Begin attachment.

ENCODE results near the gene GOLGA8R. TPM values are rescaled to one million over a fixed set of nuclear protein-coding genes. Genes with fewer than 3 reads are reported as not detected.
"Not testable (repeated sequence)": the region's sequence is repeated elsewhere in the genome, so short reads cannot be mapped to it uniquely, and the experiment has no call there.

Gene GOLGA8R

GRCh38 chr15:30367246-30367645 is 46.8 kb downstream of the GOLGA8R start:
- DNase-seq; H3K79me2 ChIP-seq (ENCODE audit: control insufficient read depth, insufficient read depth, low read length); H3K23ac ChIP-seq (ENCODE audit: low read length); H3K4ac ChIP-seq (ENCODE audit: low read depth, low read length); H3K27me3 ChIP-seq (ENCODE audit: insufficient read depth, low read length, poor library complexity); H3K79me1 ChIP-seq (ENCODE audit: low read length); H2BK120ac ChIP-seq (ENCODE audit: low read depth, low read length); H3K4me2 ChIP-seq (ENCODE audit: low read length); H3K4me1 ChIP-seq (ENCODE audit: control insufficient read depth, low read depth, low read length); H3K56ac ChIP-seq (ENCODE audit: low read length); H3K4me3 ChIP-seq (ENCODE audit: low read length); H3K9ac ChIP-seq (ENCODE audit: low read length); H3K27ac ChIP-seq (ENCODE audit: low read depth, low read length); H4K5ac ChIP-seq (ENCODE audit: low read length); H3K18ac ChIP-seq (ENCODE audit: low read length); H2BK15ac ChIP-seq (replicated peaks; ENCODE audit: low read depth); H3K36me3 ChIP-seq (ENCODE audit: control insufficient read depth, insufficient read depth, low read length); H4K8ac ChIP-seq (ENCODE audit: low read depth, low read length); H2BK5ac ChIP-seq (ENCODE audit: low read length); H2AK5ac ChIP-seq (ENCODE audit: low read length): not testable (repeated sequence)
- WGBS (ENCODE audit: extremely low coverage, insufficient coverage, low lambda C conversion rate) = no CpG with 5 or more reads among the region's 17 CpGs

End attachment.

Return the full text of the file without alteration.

ENCODE results near the gene GOLGA8R. TPM values are rescaled to one million over a fixed set of nuclear protein-coding genes. Genes with fewer than 3 reads are reported as not detected.
"Not testable (repeated sequence)": the region's sequence is repeated elsewhere in the genome, so short reads cannot be mapped to it uniquely, and the experiment has no call there.

Gene GOLGA8R

GRCh38 chr15:30367246-30367645 is 46.8 kb downstream of the GOLGA8R start:
- DNase-seq; H3K79me2 ChIP-seq (ENCODE audit: control insufficient read depth, insufficient read depth, low read length); H3K23ac ChIP-seq (ENCODE audit: low read length); H3K4ac ChIP-seq (ENCODE audit: low read depth, low read length); H3K27me3 ChIP-seq (ENCODE audit: insufficient read depth, low read length, poor library complexity); H3K79me1 ChIP-seq (ENCODE audit: low read length); H2BK120ac ChIP-seq (ENCODE audit: low read depth, low read length); H3K4me2 ChIP-seq (ENCODE audit: low read length); H3K4me1 ChIP-seq (ENCODE audit: control insufficient read depth, low read depth, low read length); H3K56ac ChIP-seq (ENCODE audit: low read length); H3K4me3 ChIP-seq (ENCODE audit: low read length); H3K9ac ChIP-seq (ENCODE audit: low read length); H3K27ac ChIP-seq (ENCODE audit: low read depth, low read length); H4K5ac ChIP-seq (ENCODE audit: low read length); H3K18ac ChIP-seq (ENCODE audit: low read length); H2BK15ac ChIP-seq (replicated peaks; ENCODE audit: low read depth); H3K36me3 ChIP-seq (ENCODE audit: control insufficient read depth, insufficient read depth, low read length); H4K8ac ChIP-seq (ENCODE audit: low read depth, low read length); H2BK5ac ChIP-seq (ENCODE audit: low read length); H2AK5ac ChIP-seq (ENCODE audit: low read length): not testable (repeated sequence)
- WGBS (ENCODE audit: extremely low coverage, insufficient coverage, low lambda C conversion rate) = no CpG with 5 or more reads among the region's 17 CpGs